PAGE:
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The 2020 Golden Globes Surprise Factory

The Hollywood Foreign Press Association kicked off the 2020 Awards season with their Golden Globes night, and it was marked by a bevy of surprises and wins that came out from far out left field

Hollywood loves to party, and that was more than evident as the Awards season for this 2020 got underway with the Golden Globes. An affair of the Hollywood Foreign Press Association, the night was highlighted by two very deserving individuals being honored—Tom Hanks for the Cecil B. DeMille Award, and Ellen deGeneres sitting beside Carol, and taking home, the Carol Burnett Award for Achievement in Television. I loved Charlize Theron introducing Tom Hanks and making it very personal, recounting her love for Splash, and auditioning for That Thing You Do!

Hosted by Ricky Gervais for the fifth time, the night was rocked by several major surprises, big winners and unexpected losers. Coming into the night, garnering the most nominations were Netflix’s dynamic duo of Marriage Story (6 nominations) and The Irishman (5 nominations). But at the end of the night, The Irishman was heading home without a single statuette, while Marriage Story could only boast of Laura Dern taking Best Supporting Actress. Along with The Two Popes, this meant that Netflix was heavily present throughout the Awards night, but could only carve out one significant win.

The winners we saw coming from a mile away were Parasite as Best Foreign Language Film, and there were the early-front running in Best Acting in a Drama of Joaquin Phoenix for The Joker, and Renee Zellweger for Judy coming through. In television, Amazon’s Fleabag and HBO’s Succession and Chernobyl have to be declared the medium’s big winners, taking home multiple awards, including Phoebe Waller-Bridge as Best Actress in Fleabag, and Brian Cox as Best Actor for Succession. Again, Netflix was leaving the venue without copping a significant win.

Olivia Colman, Tom Hanks, and Renée Zellweger | @goldenglobes

Once Upon A Time in Hollywood has to be regarded as another big winner; Tarantino winning for Best Screenplay, Brad Pitt is Best Actor Musical or Comedy, and the film copping the Best Motion Picture, Musical or Comedy. This off-tangent love poem of a film to the Hollywood of 1969 obviously struck a chord with the Hollywood Foreign Press.

As for the surprises, they can be classified as minor surprises, and earth-shaking ones. The Musical or Comedy categories had their fill of surprises, as Best Actor went to Taron Egerton for Rocketman, and Best Actress was Awkwafina for The Farewell. Personally, I loved how the Globes recognized that if they had given Rami Malek the nod last year for Bohemian Rhapsody, Egerton had pulled off a more difficult act by singing as well as acting in Rocketman. Awkwafina winning was great for diversity and plurality.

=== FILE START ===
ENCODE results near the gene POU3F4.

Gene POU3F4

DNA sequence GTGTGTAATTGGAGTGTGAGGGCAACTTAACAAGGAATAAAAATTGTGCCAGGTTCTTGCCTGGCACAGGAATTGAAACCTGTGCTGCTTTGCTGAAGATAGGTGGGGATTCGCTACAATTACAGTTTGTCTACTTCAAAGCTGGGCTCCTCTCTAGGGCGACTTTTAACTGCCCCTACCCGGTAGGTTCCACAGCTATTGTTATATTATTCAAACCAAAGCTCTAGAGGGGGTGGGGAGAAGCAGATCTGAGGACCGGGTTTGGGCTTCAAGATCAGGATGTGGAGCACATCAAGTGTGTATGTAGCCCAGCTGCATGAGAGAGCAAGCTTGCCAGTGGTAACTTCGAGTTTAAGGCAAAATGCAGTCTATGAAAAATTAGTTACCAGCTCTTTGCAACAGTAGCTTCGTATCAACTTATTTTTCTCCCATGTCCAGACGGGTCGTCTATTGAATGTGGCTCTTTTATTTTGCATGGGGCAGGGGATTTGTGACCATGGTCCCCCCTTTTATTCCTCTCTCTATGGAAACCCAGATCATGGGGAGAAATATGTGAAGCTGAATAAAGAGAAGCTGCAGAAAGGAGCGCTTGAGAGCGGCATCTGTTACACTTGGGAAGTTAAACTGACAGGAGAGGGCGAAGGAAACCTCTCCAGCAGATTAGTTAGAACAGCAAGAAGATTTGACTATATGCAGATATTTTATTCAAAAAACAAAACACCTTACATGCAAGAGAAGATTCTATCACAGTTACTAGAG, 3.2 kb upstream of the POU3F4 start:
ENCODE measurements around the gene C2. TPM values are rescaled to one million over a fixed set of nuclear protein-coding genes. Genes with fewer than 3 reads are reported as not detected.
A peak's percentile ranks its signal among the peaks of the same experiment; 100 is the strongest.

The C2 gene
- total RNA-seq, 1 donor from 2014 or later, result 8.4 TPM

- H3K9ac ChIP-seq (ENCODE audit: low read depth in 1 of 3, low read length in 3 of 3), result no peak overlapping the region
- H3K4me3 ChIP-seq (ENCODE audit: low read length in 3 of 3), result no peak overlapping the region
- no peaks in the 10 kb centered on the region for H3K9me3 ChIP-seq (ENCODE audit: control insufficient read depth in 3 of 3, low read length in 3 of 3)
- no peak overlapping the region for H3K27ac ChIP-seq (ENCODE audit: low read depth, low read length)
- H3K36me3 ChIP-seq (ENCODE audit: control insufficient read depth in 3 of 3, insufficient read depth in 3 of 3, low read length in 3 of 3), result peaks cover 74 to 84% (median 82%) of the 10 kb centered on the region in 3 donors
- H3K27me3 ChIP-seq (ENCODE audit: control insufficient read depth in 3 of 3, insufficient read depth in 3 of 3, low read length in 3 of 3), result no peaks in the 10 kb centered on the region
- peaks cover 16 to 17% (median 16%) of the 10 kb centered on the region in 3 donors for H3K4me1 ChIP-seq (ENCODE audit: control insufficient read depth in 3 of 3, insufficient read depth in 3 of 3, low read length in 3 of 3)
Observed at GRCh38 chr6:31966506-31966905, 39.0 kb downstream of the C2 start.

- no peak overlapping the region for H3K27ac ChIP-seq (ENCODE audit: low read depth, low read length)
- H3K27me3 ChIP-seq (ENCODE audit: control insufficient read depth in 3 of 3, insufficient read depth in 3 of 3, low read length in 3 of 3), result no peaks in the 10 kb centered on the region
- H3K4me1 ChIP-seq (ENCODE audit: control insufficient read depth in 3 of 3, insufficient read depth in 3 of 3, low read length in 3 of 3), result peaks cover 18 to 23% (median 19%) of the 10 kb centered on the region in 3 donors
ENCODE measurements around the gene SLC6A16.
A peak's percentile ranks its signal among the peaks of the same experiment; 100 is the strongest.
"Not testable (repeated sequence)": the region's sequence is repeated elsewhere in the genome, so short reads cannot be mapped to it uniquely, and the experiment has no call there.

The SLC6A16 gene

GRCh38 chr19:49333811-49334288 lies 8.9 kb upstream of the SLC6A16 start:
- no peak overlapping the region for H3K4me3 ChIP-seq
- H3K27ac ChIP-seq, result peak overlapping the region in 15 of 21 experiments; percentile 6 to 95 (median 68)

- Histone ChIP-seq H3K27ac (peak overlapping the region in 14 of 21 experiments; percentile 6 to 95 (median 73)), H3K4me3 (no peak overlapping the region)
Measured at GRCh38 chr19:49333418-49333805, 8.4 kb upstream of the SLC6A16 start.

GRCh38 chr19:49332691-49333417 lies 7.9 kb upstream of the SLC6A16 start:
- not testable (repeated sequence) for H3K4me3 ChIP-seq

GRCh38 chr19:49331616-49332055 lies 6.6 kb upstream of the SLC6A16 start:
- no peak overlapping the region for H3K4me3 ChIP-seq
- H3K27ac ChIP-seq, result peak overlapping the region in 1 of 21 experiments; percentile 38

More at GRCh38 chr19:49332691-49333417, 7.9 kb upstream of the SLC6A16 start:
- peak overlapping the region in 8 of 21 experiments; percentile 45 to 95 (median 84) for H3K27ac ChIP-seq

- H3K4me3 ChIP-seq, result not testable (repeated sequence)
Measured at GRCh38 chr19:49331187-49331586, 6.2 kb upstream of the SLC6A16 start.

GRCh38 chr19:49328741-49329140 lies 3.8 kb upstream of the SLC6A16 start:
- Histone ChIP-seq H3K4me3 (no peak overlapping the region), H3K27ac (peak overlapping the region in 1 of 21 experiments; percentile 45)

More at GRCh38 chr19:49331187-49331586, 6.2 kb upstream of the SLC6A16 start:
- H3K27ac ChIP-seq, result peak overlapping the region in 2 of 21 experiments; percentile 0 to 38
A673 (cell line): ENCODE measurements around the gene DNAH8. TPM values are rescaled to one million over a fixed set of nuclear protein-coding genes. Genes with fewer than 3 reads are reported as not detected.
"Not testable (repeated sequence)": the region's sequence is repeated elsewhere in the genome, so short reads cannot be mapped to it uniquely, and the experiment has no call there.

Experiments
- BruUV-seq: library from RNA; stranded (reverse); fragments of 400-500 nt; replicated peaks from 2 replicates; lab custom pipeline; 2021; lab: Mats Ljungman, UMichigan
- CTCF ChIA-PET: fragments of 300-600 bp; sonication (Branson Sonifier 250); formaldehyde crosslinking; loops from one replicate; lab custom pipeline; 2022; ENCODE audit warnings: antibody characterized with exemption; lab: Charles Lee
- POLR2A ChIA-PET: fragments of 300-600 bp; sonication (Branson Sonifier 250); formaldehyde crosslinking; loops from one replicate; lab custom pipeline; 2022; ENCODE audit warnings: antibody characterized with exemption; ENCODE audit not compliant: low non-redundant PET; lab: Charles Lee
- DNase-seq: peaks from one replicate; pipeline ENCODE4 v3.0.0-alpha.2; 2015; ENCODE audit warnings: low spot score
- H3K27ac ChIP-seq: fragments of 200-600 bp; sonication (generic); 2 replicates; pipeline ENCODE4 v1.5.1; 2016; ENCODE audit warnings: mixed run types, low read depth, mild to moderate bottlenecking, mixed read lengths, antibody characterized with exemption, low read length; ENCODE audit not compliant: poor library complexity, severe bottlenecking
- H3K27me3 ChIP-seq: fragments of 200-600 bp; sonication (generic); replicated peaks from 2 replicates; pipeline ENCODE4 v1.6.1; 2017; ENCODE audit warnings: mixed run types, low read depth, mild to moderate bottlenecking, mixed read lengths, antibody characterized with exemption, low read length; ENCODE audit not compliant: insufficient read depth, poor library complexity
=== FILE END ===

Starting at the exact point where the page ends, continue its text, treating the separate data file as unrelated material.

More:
In the Animated Motion Picture category, Laika’s Missing Link pulled out the rug from under early favorites and ‘biggies’ The Lion King, Frozen 2, Toy Story 4 and How to Train Your Dragon: The Hidden World. Without a doubt, the Laika people will be pinching themselves in the days to come, making sure it’s not one wonderful dream win. I loved Missing Link, and it was my personal favorite just on the sheer strength of it being the only original in the list. Laika fully deserves the recognition.

And the biggest surprise has to be Sam Mendes taking home Best Director for 1917, and the film romping away with Best Picture Drama. Pitted against The Irishman, Marriage Story, The Two Popes and The Joker, I doubt any money was on 1917 to steal the prize, but it did! Watch the upcoming BAFTA try and create momentum for this British Director and Film heading to the Oscars of February 9.

Luckily for us, there is a February 5 screening date set for 1917 here in Manila. And no news yet regarding Judy. Other personal highlights include Michelle Williams talking about a woman’s choice, and the reminders about Australia and their bush fires. My fashion lowlights would have to mention Gwyneth Paltrow and Cate Blanchett—designers going to town at the expense of the stars they’re dressing up. And I know not everyone will agree with me, but I really didn’t know what these two were thinking.

With the Golden Globes done and dusted, we can look forward to the SAG Awards of January 19, and the BAFTA of February 2; before the big one of the Academy Awards on February 9. And if past years are a fount of acquired wisdom, the Golden Globes have never been a real indicator of how the Oscars will behave. It’s more the Guilds that work as signifiers. Oscars nominees will be announced on January 13.

The film awards season is truly upon us.

Photos via @goldenglobes